Autosomal recessive inheritance was the “easy one”; maternal inheritance (also known as mitochondrial or cytoplasmic inheritance) is the most complicated of all. Maternally inherited mitochondrial disorders are not rare, and possibly are as common as autosomal recessive mitochondrial disorders. All maternally inherited diseases are mitochondrial disorders. Examples include MELAS, MERRF, NARP and LHON.
Children inherit their mitochondrial DNA only from their mother, unlike nuclear DNA which comes from the mother and father. Girls will always pass on a mtDNA mutation (genetic error or defect) and boys will never pass on a mtDNA mutation. Thus, a child shares the same mtDNA sequence as does his/her siblings and mother, but not his/her father. In addition, the mother’s siblings and her mother (the child’s maternal aunts, uncles and grandmother) and more distant maternal relatives also share this same mtDNA. In practice, siblings and the mother often are affected with variable manifestations of energy deficiency, while the maternal aunts, uncles and/or grandmother are sometimes affected.
To make matters worse is a concept called “heteroplasmy”. While each of our cells contain exactly 2 copies of virtually every nuclear gene, each cell contains varying numbers of mtDNA copies, often several thousand per cell. Most “normal” people have homoplasmic cells meaning that their cells contain only normal mtDNA. However, people with maternally inherited mitochondrial disease and their maternal relatives usually have heteroplasmic cells, meaning that some of the mtDNA are normal (do not contain the mutation) and some are not normal (do contain the mutation). Heteroplasmy proportions differ, often drastically, among maternal family members. Also, while one might assume that the more mutant DNA a cell has the more problems it will have, in practice the cell does quite well until the proportion of mutant mtDNA reaches a threshold, after which it can no longer cope, resulting in disease. This threshold varies among different tissues (some are more sensitive to energy deficiency than others) and different mutations.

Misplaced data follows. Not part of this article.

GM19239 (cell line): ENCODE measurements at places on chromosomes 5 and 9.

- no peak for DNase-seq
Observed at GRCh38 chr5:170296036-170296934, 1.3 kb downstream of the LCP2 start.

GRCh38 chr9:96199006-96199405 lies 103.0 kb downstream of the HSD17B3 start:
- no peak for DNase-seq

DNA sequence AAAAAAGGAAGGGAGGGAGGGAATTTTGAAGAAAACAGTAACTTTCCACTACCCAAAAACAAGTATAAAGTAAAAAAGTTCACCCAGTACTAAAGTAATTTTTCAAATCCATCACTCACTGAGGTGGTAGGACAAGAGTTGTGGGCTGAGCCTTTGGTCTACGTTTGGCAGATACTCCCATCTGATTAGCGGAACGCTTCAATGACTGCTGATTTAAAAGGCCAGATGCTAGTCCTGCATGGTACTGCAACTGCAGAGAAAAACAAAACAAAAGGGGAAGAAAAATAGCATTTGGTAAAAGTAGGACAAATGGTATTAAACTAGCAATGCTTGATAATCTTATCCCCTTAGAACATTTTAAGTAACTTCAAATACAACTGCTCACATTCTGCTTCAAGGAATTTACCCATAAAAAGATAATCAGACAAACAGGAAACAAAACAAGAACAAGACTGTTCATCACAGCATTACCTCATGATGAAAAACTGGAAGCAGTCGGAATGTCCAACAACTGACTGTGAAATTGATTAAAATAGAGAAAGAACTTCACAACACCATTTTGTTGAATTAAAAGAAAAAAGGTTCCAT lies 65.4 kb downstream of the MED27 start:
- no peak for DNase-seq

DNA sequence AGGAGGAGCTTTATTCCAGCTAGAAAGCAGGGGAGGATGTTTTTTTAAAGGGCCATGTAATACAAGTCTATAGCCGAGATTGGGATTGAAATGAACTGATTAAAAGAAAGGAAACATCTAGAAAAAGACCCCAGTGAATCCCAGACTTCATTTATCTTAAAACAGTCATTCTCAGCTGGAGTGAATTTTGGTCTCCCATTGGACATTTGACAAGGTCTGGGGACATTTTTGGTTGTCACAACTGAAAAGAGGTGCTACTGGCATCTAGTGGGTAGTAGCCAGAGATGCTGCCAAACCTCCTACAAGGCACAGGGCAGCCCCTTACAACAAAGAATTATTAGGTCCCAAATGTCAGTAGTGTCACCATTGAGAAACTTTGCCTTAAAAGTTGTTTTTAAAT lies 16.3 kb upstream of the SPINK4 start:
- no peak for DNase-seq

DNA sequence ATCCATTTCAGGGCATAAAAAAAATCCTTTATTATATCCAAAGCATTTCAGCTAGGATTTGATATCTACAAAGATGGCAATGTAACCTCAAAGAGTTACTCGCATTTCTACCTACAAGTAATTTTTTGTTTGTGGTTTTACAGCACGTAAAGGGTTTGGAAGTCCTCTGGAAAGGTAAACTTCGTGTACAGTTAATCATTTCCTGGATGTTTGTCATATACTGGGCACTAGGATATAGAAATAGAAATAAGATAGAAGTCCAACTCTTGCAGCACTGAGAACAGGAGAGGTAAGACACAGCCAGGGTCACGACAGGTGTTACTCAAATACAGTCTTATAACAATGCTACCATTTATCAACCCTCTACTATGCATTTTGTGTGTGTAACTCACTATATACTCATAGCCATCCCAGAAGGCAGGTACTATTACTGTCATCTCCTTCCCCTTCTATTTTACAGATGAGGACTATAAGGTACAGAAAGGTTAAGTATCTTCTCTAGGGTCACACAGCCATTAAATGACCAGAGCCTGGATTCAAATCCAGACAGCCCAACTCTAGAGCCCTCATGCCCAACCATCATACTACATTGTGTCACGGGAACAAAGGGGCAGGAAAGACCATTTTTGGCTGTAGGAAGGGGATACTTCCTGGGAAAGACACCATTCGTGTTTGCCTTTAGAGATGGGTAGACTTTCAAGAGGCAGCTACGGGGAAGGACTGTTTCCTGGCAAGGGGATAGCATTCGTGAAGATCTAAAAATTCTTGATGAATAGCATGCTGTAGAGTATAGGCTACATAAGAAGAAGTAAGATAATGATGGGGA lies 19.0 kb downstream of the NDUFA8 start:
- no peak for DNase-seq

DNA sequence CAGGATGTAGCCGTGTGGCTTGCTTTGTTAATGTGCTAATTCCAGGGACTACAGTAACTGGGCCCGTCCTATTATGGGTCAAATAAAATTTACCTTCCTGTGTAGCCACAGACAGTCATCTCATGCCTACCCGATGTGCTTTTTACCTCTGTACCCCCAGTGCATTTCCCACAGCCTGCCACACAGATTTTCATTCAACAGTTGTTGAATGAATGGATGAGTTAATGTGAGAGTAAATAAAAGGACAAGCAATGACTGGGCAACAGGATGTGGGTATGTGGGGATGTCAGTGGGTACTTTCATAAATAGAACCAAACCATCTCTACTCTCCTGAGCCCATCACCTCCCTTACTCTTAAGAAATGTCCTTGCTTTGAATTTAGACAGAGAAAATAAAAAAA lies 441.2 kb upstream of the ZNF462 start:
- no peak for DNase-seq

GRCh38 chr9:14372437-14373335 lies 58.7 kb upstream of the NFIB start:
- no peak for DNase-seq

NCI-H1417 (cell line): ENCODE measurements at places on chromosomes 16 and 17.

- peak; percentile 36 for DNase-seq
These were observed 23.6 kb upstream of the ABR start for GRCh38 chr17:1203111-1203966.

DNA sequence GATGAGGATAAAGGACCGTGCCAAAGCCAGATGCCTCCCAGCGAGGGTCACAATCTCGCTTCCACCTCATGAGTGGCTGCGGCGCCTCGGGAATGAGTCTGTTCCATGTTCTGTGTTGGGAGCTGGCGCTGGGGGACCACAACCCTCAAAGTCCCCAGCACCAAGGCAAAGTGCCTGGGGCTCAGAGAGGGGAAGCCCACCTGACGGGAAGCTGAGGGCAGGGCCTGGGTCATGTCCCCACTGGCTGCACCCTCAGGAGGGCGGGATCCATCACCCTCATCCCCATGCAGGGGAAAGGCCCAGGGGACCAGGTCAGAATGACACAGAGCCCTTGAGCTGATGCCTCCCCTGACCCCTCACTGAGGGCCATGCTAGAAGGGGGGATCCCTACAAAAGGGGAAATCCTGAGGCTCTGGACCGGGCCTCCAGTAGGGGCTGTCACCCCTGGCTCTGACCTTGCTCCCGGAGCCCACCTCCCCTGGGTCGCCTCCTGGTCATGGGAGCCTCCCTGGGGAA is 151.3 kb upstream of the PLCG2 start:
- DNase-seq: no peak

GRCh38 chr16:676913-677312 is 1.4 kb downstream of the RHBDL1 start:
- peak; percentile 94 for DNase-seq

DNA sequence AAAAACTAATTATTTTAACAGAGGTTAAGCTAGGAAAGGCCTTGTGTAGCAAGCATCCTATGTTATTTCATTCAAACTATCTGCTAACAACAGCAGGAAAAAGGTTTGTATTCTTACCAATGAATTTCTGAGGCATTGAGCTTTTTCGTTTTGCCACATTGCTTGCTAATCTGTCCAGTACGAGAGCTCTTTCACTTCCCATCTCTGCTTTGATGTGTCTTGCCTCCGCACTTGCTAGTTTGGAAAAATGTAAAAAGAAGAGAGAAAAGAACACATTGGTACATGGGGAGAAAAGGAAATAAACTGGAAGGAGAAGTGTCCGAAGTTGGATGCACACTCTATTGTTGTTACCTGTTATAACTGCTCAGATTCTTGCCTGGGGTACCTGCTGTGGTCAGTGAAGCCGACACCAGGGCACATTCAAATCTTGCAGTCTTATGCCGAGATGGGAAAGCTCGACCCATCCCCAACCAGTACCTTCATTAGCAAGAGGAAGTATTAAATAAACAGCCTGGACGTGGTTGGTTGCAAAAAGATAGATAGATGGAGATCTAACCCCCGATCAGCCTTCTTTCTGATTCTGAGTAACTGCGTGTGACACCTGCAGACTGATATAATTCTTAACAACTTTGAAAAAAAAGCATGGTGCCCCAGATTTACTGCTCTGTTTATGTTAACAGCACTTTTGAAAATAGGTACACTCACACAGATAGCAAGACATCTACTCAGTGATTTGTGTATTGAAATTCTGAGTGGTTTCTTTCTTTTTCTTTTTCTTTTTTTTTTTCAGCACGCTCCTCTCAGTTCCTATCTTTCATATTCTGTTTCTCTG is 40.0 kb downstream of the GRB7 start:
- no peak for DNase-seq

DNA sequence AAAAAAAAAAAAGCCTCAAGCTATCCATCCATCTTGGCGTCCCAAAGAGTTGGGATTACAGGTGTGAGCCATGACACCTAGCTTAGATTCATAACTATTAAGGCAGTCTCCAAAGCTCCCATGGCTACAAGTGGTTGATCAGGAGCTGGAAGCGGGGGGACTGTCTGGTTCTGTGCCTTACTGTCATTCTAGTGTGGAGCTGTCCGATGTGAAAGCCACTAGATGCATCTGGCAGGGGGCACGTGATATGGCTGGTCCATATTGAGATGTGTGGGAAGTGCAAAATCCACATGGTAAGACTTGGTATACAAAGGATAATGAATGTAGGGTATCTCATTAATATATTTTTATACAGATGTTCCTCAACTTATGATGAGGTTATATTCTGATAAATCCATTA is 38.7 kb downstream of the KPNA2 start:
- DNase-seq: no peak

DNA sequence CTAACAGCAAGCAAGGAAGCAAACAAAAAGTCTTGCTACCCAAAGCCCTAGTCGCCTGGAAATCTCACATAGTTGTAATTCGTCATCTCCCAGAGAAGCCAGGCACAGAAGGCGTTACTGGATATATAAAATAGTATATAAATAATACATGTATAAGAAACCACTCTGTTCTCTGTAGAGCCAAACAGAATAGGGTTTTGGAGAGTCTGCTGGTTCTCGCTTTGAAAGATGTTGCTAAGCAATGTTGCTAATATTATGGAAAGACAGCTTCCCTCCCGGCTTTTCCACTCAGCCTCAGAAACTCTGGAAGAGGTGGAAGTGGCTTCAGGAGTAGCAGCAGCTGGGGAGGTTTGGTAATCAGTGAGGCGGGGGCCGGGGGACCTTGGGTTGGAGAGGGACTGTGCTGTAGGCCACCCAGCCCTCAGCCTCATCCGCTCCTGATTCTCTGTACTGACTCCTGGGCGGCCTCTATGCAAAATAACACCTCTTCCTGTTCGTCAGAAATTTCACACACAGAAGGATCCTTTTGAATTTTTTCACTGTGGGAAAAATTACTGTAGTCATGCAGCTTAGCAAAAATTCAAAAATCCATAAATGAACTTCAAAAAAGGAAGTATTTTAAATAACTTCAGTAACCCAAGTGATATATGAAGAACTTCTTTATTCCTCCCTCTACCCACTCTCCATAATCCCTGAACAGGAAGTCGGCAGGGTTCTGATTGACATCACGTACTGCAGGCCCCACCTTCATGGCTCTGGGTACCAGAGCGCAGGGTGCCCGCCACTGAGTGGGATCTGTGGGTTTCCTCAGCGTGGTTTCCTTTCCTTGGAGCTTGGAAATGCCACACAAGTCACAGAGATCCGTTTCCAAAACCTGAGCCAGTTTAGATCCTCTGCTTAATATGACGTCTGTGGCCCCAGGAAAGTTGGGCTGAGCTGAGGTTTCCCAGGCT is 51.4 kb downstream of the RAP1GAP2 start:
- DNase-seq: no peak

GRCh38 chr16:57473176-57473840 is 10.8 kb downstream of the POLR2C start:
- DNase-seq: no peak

All together, this means that the symptoms, severity, age of onset, etc., of a mitochondrial disorder can vary tremendously within a family. So, although a mother with a mtDNA mutation will pass that mutation onto all of her children, not all of her children will necessarily become symptomatic. Additionally, if the children are symptomatic, the disease that each child has can be very different dependent on the percentage of mutant mtDNA in each part of the body. This essentially creates an infinite number of manifestations of mitochondrial disease. For example, a boy with severe heart disease could have 94% mutant mtDNA (i.e. 6% normal) in the heart and 34% in the brain, while his sister with epilepsy could have 50% mutant in the heart and 80% mutant in the brain.
The above information explains why maternally inherited mitochondrial disorders are very broad in their clinical effects. Unlike autosomal recessive mitochondrial disorders, the onset of maternally inherited mitochondrial disorders is usually later in life, including in toddlers, preschoolers, school-aged children, adolescents, or adults. However they can appear very similar to autosomal recessive inherited mitochondrial disorders, including severe disease in infants.
Accurate percentile figures cannot be given for the recurrence of disease in additional children. This risk depends on the level of mutant heteroplasmy among a woman’s eggs (ova), which is different for each individual and is not practical to measure. Often the risk is quoted as “0-100%”, although in this author’s experience, most siblings are affected to some degree, while a minority are severely affected.
EXAMPLE: A 9 year old boy suffers from intermittent dysautonomia, seizures, learning disabilities and fatigue. His 8 year old sister has only severe delayed gastric emptying. A 11 year old brother is unaffected. Their mother has a new-onset seizure disorder, migraine and peripheral neuropathy.
There is also a mitochondrial disorder known as LHON (Leber’s Hereditary Optic Neuropathy) where the mitochondrial DNA mutations which causes the disease (acquired blindness) are homoplasmic – meaning that all of the mitochondria carry the defect. However, just because a person has one of the LHON mitochondrial DNA mutations does not mean they will become blind, only about 10% will. Confusing? You bet!
The following article from the MDA has a great explanation of mitochondrial genetics and can be found at: